AGR, Gassnova Pen Deal to Advance CCS Solutions

Credit: Dmitry Kovalchuk/AdobeStock
Credit: Dmitry Kovalchuk/AdobeStock

AGR, Norway-based well engineering, drilling project management, and reservoir management firm, has signed an agreement to provide advisory services to Gassnova, in the area of carbon capture and storage.

The Norwegian state-owned Gassnova acts on behalf of the Norwegian Ministry of Petroleum and Energy and facilitates the development of technology and solutions to enable cost-efficient and progressive solutions for the capture and storage of CO2.

Under the agreement, AGR will act as technical advisors to Gassnova by offering technical expertise across geoscience, reservoir, drilling, and well engineering disciplines in addition to facilities and cost engineering.

Svein Sollund, Chief Executive Officer of AGR, said: ‘As the Norwegian government actively progresses its carbon-neutral strategy, carbon capture, utilization and storage (CCUS) is a key method for tackling climate change and achieving low emissions targets.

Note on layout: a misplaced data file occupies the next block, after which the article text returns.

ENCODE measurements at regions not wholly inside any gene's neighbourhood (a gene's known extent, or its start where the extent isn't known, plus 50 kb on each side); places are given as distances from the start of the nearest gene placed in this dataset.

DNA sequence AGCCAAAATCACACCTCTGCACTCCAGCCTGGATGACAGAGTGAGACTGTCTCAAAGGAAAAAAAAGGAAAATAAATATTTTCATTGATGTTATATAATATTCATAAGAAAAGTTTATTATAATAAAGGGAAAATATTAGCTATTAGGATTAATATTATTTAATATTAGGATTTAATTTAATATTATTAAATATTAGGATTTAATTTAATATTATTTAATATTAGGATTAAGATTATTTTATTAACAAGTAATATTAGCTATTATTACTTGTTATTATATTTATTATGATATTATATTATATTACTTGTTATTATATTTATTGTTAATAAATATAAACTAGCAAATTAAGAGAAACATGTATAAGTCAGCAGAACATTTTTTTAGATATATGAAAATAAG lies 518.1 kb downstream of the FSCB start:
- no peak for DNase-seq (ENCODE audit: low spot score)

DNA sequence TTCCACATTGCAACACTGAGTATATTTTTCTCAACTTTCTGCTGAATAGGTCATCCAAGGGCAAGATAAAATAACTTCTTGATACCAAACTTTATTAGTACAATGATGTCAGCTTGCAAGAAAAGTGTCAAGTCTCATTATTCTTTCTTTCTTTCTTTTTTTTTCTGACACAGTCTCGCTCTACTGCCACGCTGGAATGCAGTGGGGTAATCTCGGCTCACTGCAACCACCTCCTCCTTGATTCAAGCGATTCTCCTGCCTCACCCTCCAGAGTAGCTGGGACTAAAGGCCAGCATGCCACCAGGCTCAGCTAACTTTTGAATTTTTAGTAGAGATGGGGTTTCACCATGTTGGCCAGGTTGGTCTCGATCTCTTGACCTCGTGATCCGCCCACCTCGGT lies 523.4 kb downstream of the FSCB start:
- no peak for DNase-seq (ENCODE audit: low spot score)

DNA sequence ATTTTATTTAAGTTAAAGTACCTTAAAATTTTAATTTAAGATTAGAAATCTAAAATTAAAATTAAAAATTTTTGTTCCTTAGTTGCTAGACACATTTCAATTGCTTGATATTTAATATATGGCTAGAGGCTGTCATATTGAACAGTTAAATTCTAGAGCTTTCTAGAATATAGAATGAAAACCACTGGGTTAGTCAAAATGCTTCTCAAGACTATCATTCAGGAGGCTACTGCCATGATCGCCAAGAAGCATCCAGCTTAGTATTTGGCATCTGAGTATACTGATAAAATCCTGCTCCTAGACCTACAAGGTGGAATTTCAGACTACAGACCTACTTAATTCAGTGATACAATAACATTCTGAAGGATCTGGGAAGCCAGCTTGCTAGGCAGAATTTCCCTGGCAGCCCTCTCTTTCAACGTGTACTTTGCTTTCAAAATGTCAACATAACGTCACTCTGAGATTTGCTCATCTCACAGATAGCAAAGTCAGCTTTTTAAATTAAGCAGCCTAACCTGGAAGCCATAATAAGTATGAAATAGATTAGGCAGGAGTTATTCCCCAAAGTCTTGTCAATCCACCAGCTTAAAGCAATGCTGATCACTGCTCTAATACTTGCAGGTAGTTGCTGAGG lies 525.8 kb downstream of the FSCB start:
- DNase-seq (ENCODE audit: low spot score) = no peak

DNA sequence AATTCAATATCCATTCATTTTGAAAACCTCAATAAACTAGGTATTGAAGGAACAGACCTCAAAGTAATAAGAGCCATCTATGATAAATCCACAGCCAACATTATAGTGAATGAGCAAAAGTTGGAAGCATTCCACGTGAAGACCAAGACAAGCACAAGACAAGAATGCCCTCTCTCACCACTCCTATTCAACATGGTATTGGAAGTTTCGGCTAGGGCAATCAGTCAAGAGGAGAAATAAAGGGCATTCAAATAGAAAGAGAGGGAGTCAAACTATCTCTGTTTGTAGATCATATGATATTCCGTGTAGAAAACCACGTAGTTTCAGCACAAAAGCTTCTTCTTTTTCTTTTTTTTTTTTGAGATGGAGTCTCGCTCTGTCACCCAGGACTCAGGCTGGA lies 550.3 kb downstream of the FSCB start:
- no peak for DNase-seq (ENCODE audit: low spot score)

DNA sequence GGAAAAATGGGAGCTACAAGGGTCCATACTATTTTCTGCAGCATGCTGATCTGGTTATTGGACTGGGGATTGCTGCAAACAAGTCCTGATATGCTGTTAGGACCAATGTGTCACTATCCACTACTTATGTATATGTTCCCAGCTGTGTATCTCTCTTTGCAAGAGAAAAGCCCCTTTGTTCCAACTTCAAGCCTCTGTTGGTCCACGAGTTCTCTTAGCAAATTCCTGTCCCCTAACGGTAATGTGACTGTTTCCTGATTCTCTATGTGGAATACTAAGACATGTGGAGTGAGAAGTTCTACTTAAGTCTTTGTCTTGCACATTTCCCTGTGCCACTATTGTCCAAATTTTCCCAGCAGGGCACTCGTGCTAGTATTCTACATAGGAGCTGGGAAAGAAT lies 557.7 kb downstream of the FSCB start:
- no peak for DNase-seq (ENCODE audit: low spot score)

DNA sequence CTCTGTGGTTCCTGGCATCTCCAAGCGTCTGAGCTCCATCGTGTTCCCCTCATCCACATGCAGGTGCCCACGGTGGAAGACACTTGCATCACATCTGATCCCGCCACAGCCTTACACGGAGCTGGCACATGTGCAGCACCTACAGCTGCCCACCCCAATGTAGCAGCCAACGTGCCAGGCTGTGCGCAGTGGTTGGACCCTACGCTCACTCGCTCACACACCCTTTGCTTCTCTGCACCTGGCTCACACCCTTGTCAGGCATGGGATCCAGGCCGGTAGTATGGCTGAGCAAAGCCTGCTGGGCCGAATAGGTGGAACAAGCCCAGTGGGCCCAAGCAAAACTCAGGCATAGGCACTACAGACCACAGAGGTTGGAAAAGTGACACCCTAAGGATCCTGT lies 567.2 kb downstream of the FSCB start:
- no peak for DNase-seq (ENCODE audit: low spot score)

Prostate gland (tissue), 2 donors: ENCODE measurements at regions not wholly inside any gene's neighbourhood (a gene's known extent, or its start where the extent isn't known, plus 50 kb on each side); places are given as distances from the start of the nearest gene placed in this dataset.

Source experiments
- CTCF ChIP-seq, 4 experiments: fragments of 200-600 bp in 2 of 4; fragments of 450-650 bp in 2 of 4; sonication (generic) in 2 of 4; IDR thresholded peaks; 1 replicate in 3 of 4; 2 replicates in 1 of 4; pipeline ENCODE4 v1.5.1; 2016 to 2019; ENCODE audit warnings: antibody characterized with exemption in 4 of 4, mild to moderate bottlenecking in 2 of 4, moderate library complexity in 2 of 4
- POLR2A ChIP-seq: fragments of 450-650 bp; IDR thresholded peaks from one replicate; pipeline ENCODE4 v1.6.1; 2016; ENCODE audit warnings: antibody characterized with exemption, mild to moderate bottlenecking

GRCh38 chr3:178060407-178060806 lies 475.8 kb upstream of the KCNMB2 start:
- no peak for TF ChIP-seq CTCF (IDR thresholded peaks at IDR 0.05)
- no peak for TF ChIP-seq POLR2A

At AGR, we have worked with the Gassnova team closely over many years with the Longship full-scale project being the most recent. We are therefore delighted to have been selected once again to support Gassnova and look forward to pooling our technical resources and expertise."

AGR assignments in this specific area so far include providing CO2 storage site subsurface analysis on the UKCS; risk assessment and mitigation plans on potential CO₂ leaks on a producing gas field in the North Sea; and managing the drilling of an appraisal well as part of a possible full scale storage site offshore Australia.

As for Longship, this is a CCUS project that is a foundation of the Norwegian government’s climate change strategy with the first carbon capture to take place at Norcem’s cement factory in the Oslo-fjord region. Longship also comprises funding for the transport and storage project Northern Lights, a joint project between Equinor, Shell, and Total.

Northern Lights will transport liquid CO2 from capture facilities to a terminal at Øygarden in Vestland County. From there, CO2 will be pumped through pipelines to a reservoir beneath the seabed.

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